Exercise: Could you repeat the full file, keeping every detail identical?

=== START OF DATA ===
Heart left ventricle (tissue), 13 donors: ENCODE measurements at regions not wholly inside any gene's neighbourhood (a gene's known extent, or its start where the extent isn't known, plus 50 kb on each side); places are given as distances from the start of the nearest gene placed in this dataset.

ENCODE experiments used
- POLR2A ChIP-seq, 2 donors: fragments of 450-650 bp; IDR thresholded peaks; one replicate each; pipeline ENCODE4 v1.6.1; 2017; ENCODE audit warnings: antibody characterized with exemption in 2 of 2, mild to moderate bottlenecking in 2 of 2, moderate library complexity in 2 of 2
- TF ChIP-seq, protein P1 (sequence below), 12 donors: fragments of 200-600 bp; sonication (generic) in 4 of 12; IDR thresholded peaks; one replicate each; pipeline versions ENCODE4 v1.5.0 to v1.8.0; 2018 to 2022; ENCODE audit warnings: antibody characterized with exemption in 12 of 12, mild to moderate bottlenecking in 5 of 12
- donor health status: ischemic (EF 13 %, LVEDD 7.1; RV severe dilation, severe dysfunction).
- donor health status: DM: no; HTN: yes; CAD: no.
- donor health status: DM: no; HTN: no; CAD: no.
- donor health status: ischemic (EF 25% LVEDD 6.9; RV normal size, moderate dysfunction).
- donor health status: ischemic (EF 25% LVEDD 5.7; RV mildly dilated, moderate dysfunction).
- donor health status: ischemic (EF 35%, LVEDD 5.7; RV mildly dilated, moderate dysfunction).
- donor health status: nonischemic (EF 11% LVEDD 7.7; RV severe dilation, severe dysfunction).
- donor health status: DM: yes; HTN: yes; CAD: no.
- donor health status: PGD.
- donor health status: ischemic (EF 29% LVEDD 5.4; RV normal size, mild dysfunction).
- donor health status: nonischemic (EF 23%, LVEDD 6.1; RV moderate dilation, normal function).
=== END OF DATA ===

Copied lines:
Heart left ventricle (tissue), 13 donors: ENCODE measurements at regions not wholly inside any gene's neighbourhood (a gene's known extent, or its start where the extent isn't known, plus 50 kb on each side); places are given as distances from the start of the nearest gene placed in this dataset.

ENCODE experiments used
- POLR2A ChIP-seq, 2 donors: fragments of 450-650 bp; IDR thresholded peaks; one replicate each; pipeline ENCODE4 v1.6.1; 2017; ENCODE audit warnings: antibody characterized with exemption in 2 of 2, mild to moderate bottlenecking in 2 of 2, moderate library complexity in 2 of 2
- TF ChIP-seq, protein P1 (sequence below), 12 donors: fragments of 200-600 bp; sonication (generic) in 4 of 12; IDR thresholded peaks; one replicate each; pipeline versions ENCODE4 v1.5.0 to v1.8.0; 2018 to 2022; ENCODE audit warnings: antibody characterized with exemption in 12 of 12, mild to moderate bottlenecking in 5 of 12
- donor health status: ischemic (EF 13 %, LVEDD 7.1; RV severe dilation, severe dysfunction).
- donor health status: DM: no; HTN: yes; CAD: no.
- donor health status: DM: no; HTN: no; CAD: no.
- donor health status: ischemic (EF 25% LVEDD 6.9; RV normal size, moderate dysfunction).
- donor health status: ischemic (EF 25% LVEDD 5.7; RV mildly dilated, moderate dysfunction).
- donor health status: ischemic (EF 35%, LVEDD 5.7; RV mildly dilated, moderate dysfunction).
- donor health status: nonischemic (EF 11% LVEDD 7.7; RV severe dilation, severe dysfunction).
- donor health status: DM: yes; HTN: yes; CAD: no.
- donor health status: PGD.
- donor health status: ischemic (EF 29% LVEDD 5.4; RV normal size, mild dysfunction).
- donor health status: nonischemic (EF 23%, LVEDD 6.1; RV moderate dilation, normal function).